You can read the UK government's rules on bringing in food items here:
The important bit looks like this:
From non-EU countries the following items are banned:
- all meat and meat products
- all milk and dairy products
From non-EU countries the following items are restricted:
- fruit and vegetables - no more than 2kg total weight combined per person travelling bivalves (live), egg products, eggs and honey
- fish, bivalves (dead) and fish/fishery products - no more than 20kg total weight (fish must be gutted if fresh, or processed, ie cooked, cured, dried or smoked) 2kg total weight combined per person - certain fruits and vegetables
So most of what you mention should be all right, although if they contain considerable amounts of fresh dairy it could be an issue. Note that a later part of the page mentions exceptions to the above:
*Confectionery, chocolate or cakes (including Christmas cake, Simnel cake or cakes containing nuts) are permitted from any country as long as they are for your personal consumption and do not contain fresh cream or high levels of dairy products. Confectionery that contain high levels of dairy products include Burfi, Gulab Jaman, Halwah or Halva, Ras Malai, RasGullah, Ladoos, and Chum Chum. Information on importing nuts can be found on the Trade information: nuts (Food Standards Agency) (PDF, 164KB, 2 pages) .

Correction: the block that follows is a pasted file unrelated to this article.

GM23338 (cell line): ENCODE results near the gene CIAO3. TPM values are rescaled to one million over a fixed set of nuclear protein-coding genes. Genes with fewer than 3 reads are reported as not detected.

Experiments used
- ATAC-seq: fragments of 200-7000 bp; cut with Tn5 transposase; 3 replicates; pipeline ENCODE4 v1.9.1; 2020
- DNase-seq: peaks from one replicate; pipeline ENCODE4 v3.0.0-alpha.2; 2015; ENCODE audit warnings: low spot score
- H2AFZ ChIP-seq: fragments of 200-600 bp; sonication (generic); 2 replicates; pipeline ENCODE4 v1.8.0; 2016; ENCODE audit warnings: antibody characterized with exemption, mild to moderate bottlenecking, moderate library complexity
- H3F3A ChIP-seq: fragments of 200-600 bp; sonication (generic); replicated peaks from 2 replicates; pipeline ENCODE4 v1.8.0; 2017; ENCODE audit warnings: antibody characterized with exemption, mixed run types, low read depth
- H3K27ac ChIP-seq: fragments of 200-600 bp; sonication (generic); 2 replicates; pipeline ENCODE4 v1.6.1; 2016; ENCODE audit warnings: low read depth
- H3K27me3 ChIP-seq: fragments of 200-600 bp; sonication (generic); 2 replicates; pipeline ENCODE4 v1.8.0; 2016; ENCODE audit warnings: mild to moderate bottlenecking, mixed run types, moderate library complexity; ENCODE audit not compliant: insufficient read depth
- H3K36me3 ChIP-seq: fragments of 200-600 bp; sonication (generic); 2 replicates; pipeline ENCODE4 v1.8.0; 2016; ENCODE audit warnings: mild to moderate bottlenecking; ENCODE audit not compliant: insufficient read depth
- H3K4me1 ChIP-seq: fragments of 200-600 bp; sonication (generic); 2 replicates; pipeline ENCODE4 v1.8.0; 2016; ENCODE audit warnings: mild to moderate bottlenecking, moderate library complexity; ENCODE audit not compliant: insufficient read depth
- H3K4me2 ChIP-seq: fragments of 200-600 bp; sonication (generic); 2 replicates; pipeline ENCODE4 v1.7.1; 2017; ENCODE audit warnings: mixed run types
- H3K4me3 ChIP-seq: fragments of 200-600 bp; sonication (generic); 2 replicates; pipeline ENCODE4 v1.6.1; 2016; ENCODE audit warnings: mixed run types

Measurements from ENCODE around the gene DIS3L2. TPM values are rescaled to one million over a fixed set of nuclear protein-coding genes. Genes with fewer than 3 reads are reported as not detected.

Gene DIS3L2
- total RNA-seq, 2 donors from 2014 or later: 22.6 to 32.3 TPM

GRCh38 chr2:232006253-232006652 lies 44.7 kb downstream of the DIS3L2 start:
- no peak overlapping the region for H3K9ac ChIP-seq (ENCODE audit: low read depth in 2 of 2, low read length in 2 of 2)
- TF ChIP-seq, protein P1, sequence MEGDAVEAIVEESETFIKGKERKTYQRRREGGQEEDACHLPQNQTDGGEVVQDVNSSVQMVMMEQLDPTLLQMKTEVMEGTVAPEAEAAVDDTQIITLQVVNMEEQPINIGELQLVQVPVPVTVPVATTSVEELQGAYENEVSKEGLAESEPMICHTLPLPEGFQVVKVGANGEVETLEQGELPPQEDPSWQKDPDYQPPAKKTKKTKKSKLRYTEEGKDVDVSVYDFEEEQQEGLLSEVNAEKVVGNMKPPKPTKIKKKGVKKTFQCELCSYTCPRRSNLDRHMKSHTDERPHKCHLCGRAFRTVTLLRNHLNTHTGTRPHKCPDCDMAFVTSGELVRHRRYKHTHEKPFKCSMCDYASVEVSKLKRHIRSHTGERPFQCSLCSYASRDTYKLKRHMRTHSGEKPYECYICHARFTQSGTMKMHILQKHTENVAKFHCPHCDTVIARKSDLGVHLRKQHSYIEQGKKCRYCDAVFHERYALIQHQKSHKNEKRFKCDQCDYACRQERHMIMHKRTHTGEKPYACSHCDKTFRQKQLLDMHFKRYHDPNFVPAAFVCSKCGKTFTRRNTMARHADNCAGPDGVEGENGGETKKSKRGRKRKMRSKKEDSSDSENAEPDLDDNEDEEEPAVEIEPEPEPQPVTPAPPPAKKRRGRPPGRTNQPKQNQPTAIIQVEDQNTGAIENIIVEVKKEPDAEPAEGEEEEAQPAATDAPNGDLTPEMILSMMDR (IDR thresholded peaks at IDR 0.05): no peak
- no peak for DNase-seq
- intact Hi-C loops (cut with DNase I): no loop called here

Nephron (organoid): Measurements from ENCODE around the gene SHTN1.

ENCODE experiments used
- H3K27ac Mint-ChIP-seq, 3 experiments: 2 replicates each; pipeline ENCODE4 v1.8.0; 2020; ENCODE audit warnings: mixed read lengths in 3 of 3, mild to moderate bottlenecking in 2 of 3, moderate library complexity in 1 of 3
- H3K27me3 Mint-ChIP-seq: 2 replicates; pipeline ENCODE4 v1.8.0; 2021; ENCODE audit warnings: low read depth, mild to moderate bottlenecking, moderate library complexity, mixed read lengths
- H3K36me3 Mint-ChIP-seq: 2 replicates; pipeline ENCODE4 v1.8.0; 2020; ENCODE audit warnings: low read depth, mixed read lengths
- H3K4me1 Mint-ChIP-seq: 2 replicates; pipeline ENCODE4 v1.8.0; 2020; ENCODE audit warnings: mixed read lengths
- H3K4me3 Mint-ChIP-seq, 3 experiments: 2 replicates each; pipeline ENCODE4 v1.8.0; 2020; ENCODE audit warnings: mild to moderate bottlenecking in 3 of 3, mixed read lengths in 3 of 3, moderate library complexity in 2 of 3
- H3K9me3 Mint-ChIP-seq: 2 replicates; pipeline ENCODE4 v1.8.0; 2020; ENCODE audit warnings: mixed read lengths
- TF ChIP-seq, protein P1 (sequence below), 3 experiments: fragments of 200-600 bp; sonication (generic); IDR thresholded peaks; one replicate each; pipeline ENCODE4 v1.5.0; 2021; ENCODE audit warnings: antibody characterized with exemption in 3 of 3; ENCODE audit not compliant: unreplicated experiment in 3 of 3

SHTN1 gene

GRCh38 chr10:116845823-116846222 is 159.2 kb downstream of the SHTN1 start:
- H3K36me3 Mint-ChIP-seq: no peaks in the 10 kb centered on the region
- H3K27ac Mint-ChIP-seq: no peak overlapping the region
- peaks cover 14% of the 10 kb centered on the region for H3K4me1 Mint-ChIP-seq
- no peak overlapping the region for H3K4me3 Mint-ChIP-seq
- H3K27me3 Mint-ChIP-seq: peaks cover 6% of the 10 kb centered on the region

As for declaring - you'll probably have to go through customs wherever you collect your bags first - which will be the UK if you have a ticket right through, or Italy if you have two separate tickets (probably).
Unlike the US, there is no declaration necessary - either you are travelling within the rules, in which case there is no need to declare, or you are bringing things which are not allowed, whether you declare them or not. "Declaring" to EU customs is either:a) for things you need to pay tax (typically VAT) on, or b) for things you aren't sure about and would rather a customs offical look at.